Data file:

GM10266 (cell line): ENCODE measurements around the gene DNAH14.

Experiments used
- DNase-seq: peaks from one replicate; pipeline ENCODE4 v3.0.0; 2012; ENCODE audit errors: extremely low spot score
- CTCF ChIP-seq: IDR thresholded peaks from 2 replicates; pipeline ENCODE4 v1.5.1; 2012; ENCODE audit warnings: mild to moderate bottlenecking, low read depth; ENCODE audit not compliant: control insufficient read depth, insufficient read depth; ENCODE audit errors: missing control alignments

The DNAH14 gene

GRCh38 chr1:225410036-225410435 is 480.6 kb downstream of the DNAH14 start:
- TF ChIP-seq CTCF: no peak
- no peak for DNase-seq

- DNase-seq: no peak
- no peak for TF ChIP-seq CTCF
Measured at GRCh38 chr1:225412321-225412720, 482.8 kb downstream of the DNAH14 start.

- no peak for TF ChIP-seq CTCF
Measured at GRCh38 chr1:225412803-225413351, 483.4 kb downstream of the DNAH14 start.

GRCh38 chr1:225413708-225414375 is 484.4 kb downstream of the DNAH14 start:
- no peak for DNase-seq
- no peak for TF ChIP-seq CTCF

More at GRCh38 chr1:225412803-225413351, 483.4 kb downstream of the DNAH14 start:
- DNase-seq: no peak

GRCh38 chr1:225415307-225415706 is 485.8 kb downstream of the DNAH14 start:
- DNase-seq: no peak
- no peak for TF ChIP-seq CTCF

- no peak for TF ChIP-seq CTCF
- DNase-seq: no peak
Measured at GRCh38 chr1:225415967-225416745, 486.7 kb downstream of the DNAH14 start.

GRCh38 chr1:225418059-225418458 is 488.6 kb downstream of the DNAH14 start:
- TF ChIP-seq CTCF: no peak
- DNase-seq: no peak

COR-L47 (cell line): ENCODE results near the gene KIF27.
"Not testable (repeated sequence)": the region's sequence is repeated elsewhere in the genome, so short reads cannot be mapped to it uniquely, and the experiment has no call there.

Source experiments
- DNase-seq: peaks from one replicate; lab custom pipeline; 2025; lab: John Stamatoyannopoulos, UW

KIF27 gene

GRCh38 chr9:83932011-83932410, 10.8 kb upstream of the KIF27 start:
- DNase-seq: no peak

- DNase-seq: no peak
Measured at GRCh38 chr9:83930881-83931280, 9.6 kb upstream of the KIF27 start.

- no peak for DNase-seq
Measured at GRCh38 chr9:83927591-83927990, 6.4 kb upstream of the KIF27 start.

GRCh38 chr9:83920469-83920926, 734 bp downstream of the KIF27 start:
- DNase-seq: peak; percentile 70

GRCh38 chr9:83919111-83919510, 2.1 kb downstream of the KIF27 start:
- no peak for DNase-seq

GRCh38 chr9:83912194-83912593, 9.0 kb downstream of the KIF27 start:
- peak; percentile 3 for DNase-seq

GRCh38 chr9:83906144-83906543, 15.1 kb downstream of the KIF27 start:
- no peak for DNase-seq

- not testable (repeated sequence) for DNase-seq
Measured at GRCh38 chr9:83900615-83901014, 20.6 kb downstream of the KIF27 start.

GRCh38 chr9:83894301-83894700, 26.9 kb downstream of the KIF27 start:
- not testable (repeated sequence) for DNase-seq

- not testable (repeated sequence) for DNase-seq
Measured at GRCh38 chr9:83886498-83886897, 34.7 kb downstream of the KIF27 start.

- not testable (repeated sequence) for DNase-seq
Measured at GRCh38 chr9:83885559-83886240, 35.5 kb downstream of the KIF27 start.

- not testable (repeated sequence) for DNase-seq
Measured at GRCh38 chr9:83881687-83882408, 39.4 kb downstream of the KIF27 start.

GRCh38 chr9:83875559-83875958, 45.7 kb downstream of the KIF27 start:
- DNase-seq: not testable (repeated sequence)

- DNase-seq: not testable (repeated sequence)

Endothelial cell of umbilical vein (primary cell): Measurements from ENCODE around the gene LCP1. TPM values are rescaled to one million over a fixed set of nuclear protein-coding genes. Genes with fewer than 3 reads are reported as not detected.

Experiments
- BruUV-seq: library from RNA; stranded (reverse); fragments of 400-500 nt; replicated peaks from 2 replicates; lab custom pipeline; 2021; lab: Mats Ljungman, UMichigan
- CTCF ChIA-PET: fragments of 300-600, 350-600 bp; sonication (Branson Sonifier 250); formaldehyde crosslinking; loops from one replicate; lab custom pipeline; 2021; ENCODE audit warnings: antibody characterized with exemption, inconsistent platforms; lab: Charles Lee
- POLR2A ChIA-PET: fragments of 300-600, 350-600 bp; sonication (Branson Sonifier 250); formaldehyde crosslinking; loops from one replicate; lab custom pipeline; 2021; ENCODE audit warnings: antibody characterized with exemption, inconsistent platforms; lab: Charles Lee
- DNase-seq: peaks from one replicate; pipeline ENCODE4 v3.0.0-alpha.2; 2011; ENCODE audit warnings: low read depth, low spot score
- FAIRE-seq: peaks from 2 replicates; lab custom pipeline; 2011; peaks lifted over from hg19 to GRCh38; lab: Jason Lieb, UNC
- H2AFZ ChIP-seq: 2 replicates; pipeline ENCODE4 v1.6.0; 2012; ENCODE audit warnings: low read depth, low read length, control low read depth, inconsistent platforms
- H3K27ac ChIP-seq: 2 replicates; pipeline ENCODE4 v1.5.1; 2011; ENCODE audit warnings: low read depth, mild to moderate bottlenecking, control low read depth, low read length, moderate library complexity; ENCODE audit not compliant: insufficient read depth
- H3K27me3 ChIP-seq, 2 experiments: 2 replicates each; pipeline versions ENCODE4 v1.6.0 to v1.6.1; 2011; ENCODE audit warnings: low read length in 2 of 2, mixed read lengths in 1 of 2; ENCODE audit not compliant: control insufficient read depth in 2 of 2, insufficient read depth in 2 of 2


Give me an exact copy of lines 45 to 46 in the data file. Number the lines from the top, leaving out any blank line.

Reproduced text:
GRCh38 chr9:83906144-83906543, 15.1 kb downstream of the KIF27 start:
- no peak for DNase-seq